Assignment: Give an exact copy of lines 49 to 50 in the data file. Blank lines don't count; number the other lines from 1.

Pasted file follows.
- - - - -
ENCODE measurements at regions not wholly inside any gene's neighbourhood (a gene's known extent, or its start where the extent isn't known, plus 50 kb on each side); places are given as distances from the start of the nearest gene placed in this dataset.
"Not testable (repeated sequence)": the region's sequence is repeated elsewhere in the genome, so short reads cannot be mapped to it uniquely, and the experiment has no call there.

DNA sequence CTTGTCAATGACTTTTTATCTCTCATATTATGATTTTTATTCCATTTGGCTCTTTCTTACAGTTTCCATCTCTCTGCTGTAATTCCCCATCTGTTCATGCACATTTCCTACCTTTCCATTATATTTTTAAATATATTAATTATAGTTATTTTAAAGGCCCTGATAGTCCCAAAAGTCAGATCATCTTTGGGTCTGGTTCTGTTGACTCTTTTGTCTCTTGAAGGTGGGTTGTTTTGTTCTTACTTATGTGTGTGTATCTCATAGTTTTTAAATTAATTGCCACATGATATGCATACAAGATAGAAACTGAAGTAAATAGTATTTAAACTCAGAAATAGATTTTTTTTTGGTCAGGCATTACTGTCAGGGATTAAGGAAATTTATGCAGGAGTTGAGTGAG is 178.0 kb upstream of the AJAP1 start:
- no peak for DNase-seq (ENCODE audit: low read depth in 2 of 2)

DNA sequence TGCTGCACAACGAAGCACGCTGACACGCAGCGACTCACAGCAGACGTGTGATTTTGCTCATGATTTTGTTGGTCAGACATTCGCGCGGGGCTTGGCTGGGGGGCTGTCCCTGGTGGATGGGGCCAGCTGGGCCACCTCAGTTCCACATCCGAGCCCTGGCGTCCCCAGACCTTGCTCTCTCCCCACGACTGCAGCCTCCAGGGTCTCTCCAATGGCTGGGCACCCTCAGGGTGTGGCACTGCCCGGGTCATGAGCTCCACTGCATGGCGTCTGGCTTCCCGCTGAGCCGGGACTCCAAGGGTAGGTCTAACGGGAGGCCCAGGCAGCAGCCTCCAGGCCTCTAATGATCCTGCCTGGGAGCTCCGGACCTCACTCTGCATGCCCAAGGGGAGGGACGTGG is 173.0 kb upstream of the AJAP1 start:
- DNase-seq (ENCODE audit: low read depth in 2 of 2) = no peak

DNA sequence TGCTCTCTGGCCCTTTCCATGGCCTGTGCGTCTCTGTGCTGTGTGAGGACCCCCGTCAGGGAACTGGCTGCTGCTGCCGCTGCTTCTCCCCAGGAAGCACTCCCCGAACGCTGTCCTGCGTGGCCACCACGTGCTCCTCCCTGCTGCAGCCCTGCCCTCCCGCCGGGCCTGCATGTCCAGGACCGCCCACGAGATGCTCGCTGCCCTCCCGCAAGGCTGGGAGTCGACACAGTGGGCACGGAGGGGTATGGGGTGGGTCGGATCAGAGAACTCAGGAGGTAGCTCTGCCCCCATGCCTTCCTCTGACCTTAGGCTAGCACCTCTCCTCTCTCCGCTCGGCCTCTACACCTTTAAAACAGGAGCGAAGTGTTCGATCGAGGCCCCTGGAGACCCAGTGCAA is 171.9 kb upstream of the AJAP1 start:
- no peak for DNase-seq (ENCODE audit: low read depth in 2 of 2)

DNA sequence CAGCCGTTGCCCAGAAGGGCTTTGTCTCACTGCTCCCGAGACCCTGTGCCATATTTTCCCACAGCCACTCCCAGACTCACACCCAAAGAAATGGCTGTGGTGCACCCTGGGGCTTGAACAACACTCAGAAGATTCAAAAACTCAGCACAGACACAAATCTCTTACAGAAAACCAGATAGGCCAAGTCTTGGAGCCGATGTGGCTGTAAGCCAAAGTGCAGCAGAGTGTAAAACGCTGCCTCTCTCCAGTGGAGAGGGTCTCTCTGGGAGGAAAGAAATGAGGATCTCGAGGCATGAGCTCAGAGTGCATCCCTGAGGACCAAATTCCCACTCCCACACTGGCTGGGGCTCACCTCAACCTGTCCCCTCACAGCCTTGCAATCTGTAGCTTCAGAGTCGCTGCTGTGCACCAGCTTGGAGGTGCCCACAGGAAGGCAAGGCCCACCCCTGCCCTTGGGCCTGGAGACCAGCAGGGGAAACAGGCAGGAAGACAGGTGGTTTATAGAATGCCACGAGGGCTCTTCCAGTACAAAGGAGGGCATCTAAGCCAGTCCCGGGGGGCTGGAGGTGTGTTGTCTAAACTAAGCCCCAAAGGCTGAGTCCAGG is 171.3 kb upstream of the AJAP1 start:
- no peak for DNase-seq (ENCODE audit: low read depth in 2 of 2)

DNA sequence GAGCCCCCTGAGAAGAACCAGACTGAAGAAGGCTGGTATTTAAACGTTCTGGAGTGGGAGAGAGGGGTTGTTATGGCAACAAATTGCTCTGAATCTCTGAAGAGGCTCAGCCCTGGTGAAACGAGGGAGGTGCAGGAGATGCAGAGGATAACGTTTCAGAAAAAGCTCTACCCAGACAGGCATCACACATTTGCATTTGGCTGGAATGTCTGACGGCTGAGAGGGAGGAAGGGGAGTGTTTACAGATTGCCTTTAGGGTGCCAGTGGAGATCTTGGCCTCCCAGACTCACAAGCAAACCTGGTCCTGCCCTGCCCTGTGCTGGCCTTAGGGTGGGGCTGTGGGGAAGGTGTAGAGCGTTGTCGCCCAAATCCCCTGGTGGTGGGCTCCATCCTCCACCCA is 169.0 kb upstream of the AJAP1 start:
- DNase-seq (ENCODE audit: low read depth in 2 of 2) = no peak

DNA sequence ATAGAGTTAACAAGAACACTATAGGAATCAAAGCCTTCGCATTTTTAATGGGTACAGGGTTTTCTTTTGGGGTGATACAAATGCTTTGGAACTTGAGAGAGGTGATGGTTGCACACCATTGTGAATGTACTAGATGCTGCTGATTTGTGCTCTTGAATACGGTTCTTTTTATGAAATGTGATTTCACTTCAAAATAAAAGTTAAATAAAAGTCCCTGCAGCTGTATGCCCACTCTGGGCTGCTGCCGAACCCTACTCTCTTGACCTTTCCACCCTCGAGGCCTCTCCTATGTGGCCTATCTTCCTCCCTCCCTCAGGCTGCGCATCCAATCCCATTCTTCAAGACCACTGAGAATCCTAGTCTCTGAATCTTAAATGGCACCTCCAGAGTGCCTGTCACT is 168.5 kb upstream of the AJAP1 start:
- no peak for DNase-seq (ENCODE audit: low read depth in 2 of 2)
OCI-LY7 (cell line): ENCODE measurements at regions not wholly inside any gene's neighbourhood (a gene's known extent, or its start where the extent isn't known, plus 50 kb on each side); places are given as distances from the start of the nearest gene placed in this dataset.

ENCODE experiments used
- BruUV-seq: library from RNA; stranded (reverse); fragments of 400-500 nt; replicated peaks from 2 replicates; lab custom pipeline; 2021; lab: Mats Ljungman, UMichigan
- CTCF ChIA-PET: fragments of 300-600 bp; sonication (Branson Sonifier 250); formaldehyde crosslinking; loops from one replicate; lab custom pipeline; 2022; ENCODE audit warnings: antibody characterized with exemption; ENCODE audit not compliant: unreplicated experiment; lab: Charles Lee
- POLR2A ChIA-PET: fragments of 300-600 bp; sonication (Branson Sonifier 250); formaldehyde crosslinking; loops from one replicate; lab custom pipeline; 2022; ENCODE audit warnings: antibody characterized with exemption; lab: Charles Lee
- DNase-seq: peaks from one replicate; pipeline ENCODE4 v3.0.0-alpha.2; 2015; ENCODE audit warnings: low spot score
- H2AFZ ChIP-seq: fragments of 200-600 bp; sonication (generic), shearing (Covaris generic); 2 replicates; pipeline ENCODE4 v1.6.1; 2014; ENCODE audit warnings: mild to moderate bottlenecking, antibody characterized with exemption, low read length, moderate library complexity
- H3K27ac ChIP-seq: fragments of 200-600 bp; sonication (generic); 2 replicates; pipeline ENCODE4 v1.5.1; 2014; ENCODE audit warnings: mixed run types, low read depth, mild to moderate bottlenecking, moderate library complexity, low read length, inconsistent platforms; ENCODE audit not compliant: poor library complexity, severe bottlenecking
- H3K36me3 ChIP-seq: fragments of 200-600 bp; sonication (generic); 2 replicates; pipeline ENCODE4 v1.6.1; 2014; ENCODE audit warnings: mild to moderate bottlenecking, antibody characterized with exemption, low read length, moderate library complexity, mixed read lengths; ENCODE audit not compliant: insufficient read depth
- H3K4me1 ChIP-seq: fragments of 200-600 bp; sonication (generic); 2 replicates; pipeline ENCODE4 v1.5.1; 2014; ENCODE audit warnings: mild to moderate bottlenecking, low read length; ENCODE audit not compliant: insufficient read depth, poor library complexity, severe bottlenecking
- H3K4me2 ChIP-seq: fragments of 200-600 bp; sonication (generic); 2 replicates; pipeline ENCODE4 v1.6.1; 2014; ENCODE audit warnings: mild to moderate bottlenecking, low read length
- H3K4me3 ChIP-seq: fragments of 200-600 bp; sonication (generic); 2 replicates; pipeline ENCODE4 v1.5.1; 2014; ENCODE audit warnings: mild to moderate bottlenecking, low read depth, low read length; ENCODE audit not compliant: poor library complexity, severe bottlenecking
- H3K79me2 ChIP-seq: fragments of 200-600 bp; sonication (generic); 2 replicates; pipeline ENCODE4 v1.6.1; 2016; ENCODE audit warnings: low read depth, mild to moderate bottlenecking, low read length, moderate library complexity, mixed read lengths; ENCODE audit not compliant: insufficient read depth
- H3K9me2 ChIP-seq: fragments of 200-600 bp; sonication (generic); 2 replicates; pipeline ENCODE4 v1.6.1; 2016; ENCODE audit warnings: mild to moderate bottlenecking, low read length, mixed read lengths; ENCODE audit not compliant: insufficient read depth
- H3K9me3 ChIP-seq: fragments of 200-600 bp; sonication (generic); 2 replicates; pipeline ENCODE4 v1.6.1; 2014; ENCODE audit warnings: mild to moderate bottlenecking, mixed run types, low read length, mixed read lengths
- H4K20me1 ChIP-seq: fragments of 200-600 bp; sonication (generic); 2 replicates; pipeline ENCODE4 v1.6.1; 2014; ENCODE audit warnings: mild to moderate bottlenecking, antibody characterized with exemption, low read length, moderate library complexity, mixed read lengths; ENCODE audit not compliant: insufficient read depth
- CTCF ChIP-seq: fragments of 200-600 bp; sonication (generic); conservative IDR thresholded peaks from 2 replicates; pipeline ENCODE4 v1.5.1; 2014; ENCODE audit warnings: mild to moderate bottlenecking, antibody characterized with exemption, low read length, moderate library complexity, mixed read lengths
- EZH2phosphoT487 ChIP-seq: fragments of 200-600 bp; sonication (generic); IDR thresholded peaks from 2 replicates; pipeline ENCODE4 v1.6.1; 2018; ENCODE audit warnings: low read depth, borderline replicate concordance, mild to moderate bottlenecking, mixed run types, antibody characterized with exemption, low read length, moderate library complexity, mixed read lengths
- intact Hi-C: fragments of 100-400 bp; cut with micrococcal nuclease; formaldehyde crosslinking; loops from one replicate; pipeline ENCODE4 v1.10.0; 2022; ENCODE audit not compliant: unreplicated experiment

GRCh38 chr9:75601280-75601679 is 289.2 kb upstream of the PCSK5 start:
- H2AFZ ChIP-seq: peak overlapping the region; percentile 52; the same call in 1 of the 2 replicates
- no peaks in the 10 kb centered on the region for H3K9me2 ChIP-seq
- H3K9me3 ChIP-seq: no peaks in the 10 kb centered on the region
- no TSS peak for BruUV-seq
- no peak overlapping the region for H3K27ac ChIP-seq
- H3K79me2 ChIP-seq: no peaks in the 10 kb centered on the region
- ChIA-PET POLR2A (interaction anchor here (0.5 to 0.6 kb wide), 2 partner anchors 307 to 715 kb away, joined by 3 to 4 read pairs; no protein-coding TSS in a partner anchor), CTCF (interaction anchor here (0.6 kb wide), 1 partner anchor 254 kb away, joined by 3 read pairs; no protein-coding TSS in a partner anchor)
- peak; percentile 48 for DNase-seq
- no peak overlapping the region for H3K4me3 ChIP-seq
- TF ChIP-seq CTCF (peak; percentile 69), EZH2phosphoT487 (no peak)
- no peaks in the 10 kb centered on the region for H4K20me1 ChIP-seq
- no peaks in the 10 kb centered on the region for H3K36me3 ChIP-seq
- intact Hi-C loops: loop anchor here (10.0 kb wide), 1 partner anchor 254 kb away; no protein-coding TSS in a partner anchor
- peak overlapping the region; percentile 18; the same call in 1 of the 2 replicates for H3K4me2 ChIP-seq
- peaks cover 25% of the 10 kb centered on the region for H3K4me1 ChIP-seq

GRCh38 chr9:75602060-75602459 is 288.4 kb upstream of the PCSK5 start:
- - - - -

- peaks cover 25% of the 10 kb centered on the region for H3K4me1 ChIP-seq

GRCh38 chr9:75602060-75602459 is 288.4 kb upstream of the PCSK5 start: